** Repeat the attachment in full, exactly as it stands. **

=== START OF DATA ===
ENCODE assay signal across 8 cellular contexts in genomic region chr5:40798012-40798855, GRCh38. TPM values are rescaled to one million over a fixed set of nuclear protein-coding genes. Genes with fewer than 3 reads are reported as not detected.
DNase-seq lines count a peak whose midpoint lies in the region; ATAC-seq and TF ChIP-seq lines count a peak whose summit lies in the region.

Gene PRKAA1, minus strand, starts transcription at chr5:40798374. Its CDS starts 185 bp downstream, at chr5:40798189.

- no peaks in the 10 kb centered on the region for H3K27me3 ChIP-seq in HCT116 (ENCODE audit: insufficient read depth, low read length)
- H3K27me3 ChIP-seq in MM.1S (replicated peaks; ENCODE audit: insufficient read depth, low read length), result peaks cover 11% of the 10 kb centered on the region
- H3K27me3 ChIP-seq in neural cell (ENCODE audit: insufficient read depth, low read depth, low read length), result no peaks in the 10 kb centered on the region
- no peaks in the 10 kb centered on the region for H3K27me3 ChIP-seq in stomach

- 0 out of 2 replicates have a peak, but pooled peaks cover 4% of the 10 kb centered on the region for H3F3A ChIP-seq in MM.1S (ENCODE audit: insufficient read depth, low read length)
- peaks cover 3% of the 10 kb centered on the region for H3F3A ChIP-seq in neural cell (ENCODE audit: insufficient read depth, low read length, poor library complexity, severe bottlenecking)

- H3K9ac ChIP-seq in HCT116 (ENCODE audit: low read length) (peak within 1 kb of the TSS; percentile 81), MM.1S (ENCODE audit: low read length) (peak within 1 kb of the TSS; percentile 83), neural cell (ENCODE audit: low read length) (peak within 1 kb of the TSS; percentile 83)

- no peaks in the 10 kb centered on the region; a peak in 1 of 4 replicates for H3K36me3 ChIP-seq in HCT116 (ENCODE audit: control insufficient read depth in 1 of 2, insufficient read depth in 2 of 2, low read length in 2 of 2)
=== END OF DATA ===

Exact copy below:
ENCODE assay signal across 8 cellular contexts in genomic region chr5:40798012-40798855, GRCh38. TPM values are rescaled to one million over a fixed set of nuclear protein-coding genes. Genes with fewer than 3 reads are reported as not detected.
DNase-seq lines count a peak whose midpoint lies in the region; ATAC-seq and TF ChIP-seq lines count a peak whose summit lies in the region.

Gene PRKAA1, minus strand, starts transcription at chr5:40798374. Its CDS starts 185 bp downstream, at chr5:40798189.

- no peaks in the 10 kb centered on the region for H3K27me3 ChIP-seq in HCT116 (ENCODE audit: insufficient read depth, low read length)
- H3K27me3 ChIP-seq in MM.1S (replicated peaks; ENCODE audit: insufficient read depth, low read length), result peaks cover 11% of the 10 kb centered on the region
- H3K27me3 ChIP-seq in neural cell (ENCODE audit: insufficient read depth, low read depth, low read length), result no peaks in the 10 kb centered on the region
- no peaks in the 10 kb centered on the region for H3K27me3 ChIP-seq in stomach

- 0 out of 2 replicates have a peak, but pooled peaks cover 4% of the 10 kb centered on the region for H3F3A ChIP-seq in MM.1S (ENCODE audit: insufficient read depth, low read length)
- peaks cover 3% of the 10 kb centered on the region for H3F3A ChIP-seq in neural cell (ENCODE audit: insufficient read depth, low read length, poor library complexity, severe bottlenecking)

- H3K9ac ChIP-seq in HCT116 (ENCODE audit: low read length) (peak within 1 kb of the TSS; percentile 81), MM.1S (ENCODE audit: low read length) (peak within 1 kb of the TSS; percentile 83), neural cell (ENCODE audit: low read length) (peak within 1 kb of the TSS; percentile 83)

- no peaks in the 10 kb centered on the region; a peak in 1 of 4 replicates for H3K36me3 ChIP-seq in HCT116 (ENCODE audit: control insufficient read depth in 1 of 2, insufficient read depth in 2 of 2, low read length in 2 of 2)